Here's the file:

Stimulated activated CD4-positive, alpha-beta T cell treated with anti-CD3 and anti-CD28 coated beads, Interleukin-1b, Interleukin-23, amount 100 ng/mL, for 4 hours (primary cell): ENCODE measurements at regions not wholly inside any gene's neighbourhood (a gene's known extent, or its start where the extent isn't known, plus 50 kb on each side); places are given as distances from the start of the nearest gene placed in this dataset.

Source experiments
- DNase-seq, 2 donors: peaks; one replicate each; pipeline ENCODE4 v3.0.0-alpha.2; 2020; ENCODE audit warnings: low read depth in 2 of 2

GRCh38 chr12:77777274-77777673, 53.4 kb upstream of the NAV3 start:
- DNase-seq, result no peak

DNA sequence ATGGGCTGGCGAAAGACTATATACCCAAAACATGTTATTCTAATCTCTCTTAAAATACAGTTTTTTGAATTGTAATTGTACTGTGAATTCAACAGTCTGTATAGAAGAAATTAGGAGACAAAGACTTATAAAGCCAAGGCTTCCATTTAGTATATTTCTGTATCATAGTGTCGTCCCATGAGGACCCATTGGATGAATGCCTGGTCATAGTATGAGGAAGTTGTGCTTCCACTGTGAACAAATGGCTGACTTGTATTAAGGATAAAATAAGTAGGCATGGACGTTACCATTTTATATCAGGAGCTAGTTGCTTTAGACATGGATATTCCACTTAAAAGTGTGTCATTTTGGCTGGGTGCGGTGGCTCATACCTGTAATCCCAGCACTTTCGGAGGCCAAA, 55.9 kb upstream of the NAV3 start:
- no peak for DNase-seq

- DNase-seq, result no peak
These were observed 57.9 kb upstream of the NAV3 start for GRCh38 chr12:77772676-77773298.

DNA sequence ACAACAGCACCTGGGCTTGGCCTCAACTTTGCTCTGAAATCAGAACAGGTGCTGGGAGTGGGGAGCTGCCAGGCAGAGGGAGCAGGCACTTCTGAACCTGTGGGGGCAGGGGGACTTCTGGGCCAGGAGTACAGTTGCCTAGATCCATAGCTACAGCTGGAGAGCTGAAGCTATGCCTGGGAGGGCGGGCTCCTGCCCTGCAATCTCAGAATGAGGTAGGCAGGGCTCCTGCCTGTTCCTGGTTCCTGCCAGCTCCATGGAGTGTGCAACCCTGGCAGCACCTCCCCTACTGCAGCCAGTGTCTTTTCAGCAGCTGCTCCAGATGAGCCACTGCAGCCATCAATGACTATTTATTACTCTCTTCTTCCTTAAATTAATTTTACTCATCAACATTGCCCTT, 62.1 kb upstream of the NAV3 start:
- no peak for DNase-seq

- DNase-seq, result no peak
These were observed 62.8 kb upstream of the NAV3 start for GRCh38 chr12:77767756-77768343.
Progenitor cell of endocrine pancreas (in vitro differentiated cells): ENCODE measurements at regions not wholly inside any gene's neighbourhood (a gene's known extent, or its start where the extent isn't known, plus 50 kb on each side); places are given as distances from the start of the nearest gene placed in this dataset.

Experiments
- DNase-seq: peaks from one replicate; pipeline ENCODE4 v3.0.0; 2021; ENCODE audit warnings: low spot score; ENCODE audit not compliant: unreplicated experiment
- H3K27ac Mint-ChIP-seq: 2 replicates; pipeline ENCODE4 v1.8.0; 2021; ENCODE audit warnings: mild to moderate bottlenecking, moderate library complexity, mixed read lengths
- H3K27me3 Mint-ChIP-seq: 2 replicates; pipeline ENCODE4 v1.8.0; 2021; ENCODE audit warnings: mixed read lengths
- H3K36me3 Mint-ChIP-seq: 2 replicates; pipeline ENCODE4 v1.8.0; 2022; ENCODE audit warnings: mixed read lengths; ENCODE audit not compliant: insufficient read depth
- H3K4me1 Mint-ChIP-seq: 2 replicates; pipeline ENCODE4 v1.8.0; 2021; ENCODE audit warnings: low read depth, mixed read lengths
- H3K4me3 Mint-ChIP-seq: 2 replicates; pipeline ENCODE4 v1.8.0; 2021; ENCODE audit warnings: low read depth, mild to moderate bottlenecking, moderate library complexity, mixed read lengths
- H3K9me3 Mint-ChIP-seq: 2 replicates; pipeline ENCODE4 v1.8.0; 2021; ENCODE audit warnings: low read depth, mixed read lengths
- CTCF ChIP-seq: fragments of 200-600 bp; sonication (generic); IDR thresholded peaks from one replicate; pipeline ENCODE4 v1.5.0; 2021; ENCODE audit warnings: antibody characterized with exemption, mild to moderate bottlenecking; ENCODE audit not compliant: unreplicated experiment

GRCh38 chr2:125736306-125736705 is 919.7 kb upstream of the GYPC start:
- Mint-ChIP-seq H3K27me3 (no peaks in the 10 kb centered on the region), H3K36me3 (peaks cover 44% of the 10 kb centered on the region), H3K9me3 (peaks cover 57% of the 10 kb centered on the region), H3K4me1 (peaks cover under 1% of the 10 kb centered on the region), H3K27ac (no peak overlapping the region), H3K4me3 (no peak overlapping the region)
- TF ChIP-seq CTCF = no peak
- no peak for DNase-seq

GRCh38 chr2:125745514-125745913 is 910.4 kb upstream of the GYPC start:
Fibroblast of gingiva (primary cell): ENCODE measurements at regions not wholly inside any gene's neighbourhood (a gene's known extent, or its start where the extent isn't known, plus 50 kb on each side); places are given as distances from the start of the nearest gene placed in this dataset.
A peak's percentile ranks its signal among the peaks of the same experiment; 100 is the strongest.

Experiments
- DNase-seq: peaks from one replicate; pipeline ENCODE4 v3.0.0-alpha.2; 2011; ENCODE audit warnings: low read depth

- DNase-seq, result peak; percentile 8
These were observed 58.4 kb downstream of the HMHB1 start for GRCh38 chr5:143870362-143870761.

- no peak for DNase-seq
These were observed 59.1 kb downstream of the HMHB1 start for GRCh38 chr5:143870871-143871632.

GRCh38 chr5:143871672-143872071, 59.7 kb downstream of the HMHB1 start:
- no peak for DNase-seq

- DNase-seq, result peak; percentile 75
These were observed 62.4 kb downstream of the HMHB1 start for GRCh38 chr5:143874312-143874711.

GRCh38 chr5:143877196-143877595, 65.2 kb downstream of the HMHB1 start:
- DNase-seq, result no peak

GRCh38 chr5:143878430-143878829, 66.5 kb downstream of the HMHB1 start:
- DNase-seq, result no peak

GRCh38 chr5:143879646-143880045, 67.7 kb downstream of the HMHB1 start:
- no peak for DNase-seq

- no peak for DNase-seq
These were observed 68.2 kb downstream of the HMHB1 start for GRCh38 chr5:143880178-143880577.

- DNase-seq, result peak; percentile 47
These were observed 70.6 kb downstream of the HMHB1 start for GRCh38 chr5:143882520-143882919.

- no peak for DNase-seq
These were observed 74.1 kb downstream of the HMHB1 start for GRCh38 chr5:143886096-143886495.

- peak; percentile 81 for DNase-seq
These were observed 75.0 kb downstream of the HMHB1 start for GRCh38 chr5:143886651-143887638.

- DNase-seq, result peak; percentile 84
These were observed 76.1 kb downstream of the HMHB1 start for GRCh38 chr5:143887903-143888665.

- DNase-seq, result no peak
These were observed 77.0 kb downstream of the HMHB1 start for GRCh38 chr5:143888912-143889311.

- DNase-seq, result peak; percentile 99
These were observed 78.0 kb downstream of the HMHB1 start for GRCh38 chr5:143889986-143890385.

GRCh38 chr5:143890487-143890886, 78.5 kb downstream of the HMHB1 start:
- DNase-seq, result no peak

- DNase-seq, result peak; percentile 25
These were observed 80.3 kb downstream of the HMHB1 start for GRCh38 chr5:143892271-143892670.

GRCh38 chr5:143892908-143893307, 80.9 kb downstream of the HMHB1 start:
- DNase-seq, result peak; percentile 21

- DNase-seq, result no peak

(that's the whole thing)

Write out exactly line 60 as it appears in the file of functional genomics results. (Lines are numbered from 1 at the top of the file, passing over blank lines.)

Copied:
These were observed 78.0 kb downstream of the HMHB1 start for GRCh38 chr5:143889986-143890385.